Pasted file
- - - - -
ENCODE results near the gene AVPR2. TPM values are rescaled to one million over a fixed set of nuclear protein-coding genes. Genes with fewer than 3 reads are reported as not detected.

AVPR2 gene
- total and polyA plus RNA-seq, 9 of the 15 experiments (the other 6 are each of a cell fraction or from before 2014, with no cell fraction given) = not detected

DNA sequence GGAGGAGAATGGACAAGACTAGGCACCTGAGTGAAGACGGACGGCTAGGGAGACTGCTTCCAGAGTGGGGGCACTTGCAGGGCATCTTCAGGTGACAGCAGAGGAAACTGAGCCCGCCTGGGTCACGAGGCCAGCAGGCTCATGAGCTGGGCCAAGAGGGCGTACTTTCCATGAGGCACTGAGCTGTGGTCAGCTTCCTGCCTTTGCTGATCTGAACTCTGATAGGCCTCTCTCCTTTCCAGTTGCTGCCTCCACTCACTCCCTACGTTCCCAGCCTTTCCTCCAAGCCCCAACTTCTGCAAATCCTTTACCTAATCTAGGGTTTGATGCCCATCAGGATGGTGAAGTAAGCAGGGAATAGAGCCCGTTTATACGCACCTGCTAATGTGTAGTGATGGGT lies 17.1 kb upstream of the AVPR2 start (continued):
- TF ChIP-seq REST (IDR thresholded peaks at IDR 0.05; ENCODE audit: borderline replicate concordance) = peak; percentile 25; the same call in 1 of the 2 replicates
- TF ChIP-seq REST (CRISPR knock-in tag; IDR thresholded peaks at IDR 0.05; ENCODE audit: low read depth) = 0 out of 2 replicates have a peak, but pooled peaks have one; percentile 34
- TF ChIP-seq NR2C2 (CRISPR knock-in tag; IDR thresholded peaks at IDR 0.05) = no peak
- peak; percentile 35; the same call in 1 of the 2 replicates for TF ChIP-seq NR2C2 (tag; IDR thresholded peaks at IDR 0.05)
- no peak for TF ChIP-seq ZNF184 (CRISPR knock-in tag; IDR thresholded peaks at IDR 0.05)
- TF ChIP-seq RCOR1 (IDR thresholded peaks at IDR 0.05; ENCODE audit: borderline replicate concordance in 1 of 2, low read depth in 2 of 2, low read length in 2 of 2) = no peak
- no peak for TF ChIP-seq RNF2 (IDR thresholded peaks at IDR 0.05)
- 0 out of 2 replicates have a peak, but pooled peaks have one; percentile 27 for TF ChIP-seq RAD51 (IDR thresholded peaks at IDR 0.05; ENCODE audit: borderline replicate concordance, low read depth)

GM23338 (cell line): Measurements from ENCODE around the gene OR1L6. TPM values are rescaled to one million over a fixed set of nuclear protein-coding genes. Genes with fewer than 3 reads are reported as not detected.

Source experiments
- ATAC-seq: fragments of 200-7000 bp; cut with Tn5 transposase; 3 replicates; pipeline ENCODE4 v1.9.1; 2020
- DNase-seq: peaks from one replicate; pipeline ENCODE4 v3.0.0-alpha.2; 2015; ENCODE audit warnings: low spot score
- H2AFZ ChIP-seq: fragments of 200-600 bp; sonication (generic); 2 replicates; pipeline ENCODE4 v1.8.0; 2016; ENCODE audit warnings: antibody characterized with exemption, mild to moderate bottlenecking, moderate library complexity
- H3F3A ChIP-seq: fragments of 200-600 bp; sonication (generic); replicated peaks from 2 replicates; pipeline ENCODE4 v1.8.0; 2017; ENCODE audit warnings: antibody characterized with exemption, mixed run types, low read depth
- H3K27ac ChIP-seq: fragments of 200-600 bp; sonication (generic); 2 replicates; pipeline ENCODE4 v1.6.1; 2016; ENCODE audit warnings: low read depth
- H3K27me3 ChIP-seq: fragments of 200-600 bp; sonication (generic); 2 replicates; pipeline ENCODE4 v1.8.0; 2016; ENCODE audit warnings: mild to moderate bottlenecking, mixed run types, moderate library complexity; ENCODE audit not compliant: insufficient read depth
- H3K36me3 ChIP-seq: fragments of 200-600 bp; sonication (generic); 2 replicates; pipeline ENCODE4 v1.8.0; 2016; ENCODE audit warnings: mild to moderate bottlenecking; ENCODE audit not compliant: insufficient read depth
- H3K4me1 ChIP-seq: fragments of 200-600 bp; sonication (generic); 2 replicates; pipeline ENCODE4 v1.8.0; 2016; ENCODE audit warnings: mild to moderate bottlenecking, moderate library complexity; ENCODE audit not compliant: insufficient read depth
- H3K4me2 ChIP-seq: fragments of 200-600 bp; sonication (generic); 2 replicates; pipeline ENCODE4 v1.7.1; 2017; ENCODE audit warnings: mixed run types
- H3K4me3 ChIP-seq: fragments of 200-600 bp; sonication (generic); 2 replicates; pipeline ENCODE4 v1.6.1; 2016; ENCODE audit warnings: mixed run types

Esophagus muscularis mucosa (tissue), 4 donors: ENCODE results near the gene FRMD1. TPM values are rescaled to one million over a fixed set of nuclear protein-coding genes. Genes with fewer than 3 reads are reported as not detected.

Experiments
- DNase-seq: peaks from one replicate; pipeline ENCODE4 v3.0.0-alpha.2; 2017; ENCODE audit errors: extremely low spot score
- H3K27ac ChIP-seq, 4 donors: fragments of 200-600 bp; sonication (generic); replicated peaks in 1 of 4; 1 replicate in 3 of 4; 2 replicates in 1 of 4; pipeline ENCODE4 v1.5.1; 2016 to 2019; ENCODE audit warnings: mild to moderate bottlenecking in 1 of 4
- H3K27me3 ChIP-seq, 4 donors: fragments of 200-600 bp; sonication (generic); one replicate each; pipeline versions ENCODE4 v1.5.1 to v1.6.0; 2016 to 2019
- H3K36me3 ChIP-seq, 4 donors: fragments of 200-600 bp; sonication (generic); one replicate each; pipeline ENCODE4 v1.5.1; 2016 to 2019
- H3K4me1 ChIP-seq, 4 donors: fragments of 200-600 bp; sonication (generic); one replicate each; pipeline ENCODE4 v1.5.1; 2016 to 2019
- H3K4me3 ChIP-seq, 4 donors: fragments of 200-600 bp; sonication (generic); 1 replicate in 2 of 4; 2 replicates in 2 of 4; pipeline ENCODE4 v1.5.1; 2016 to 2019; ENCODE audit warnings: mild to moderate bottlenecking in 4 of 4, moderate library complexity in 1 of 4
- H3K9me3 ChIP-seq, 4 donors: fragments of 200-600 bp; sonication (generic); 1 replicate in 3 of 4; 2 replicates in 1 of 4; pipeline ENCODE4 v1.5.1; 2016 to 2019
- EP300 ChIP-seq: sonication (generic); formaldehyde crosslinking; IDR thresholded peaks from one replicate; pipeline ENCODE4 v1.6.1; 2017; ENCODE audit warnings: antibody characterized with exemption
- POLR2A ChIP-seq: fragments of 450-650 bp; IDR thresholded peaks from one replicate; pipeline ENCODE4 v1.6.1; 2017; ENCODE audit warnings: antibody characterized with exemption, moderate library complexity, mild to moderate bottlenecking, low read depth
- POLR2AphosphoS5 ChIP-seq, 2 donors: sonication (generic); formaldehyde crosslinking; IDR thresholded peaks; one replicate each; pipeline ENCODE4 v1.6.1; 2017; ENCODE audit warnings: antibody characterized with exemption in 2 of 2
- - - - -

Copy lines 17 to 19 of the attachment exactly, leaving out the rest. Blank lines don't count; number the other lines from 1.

- H2AFZ ChIP-seq: fragments of 200-600 bp; sonication (generic); 2 replicates; pipeline ENCODE4 v1.8.0; 2016; ENCODE audit warnings: antibody characterized with exemption, mild to moderate bottlenecking, moderate library complexity
- H3F3A ChIP-seq: fragments of 200-600 bp; sonication (generic); replicated peaks from 2 replicates; pipeline ENCODE4 v1.8.0; 2017; ENCODE audit warnings: antibody characterized with exemption, mixed run types, low read depth
- H3K27ac ChIP-seq: fragments of 200-600 bp; sonication (generic); 2 replicates; pipeline ENCODE4 v1.6.1; 2016; ENCODE audit warnings: low read depth